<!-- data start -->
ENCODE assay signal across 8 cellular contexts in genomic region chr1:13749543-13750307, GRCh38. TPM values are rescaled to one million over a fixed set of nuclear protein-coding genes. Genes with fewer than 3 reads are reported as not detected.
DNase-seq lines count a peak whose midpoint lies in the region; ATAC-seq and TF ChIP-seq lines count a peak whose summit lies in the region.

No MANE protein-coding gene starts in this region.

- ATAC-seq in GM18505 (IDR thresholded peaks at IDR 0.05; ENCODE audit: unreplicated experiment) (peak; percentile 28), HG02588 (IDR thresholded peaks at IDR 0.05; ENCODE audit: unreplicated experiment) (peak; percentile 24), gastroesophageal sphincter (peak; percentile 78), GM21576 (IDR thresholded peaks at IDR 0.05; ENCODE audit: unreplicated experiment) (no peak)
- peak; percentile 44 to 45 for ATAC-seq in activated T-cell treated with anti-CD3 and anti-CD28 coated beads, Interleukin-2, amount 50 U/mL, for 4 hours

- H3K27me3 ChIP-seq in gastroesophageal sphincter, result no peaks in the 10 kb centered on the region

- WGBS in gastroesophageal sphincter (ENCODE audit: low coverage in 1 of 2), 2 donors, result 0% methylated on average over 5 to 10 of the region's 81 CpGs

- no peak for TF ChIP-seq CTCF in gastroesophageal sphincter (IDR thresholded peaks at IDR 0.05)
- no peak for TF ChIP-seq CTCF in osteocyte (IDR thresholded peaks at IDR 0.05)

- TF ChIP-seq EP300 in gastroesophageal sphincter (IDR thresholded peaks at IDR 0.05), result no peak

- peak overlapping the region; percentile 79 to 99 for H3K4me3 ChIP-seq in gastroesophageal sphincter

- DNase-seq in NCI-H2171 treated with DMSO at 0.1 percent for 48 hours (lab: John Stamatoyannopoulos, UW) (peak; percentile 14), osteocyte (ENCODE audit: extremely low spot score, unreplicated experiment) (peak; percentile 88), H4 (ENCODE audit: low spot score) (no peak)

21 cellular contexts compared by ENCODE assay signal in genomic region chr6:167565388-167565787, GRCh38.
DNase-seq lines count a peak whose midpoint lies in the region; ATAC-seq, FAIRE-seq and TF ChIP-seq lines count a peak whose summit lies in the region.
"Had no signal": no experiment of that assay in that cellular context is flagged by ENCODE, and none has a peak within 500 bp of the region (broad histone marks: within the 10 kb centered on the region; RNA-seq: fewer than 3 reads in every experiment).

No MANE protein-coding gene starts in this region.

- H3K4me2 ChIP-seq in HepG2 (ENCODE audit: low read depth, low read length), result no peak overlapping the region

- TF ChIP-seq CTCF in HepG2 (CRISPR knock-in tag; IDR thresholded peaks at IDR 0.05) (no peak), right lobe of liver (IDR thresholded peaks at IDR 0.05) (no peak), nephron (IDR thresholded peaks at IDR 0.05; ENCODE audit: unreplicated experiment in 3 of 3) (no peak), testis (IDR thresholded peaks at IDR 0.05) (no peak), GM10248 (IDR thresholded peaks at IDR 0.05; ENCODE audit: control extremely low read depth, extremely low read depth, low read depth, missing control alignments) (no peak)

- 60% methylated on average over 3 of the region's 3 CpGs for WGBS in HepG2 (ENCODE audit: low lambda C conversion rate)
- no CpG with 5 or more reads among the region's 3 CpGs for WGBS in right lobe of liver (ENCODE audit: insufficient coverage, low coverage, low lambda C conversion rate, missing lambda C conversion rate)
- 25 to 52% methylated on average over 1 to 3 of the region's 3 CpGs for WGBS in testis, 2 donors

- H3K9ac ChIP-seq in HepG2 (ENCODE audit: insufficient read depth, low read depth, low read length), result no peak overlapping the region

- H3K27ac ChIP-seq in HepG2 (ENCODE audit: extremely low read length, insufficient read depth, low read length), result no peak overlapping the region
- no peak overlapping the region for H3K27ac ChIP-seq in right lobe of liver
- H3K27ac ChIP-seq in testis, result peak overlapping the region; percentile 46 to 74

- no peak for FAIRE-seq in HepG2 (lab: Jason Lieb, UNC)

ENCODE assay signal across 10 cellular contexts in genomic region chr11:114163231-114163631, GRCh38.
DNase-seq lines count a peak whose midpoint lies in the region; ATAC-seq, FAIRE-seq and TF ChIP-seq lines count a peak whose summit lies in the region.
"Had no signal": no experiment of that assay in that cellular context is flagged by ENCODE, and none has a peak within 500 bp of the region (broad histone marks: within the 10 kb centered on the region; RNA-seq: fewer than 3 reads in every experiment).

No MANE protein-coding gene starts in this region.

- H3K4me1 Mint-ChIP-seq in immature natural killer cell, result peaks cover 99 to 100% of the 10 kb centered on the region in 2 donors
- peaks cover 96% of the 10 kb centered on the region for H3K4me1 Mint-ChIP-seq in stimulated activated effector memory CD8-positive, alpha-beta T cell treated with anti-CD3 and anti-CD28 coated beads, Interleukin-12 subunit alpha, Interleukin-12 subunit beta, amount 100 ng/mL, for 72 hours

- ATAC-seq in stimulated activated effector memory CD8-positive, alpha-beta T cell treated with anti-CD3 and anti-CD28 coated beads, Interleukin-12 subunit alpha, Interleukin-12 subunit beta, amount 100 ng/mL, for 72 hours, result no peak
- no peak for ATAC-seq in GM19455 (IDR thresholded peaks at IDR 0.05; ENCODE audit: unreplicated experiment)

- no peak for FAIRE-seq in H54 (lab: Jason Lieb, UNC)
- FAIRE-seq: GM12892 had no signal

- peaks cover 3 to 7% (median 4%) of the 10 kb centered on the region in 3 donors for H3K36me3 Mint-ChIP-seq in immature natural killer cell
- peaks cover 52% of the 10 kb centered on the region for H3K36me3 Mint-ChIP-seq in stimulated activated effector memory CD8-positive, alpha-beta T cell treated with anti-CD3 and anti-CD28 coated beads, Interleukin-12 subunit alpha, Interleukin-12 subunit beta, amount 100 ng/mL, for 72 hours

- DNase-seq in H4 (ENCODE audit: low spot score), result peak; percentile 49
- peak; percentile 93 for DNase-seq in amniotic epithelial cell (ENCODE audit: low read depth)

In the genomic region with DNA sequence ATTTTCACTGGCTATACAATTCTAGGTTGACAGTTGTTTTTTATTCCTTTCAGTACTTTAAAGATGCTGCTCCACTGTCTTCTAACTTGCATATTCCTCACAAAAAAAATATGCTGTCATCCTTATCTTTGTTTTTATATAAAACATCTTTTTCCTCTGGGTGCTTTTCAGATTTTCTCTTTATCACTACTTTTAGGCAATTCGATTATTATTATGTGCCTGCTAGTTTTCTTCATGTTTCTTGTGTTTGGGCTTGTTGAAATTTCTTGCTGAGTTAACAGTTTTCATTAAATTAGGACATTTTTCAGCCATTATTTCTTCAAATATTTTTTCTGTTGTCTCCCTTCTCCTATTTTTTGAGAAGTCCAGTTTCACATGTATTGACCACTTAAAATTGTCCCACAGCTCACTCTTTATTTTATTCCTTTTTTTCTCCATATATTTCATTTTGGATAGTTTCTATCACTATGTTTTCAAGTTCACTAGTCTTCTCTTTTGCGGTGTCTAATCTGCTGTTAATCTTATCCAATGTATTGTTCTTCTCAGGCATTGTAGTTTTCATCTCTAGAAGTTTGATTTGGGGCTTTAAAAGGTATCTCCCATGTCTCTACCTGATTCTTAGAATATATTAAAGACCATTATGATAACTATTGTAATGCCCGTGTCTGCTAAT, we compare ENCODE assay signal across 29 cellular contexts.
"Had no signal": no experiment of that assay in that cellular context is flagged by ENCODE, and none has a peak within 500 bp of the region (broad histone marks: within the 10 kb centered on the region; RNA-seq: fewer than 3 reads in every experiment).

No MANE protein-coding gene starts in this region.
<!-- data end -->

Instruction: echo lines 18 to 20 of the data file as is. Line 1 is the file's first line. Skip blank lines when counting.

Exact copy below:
- TF ChIP-seq CTCF in HepG2 (CRISPR knock-in tag; IDR thresholded peaks at IDR 0.05) (no peak), right lobe of liver (IDR thresholded peaks at IDR 0.05) (no peak), nephron (IDR thresholded peaks at IDR 0.05; ENCODE audit: unreplicated experiment in 3 of 3) (no peak), testis (IDR thresholded peaks at IDR 0.05) (no peak), GM10248 (IDR thresholded peaks at IDR 0.05; ENCODE audit: control extremely low read depth, extremely low read depth, low read depth, missing control alignments) (no peak)

- 60% methylated on average over 3 of the region's 3 CpGs for WGBS in HepG2 (ENCODE audit: low lambda C conversion rate)
- no CpG with 5 or more reads among the region's 3 CpGs for WGBS in right lobe of liver (ENCODE audit: insufficient coverage, low coverage, low lambda C conversion rate, missing lambda C conversion rate)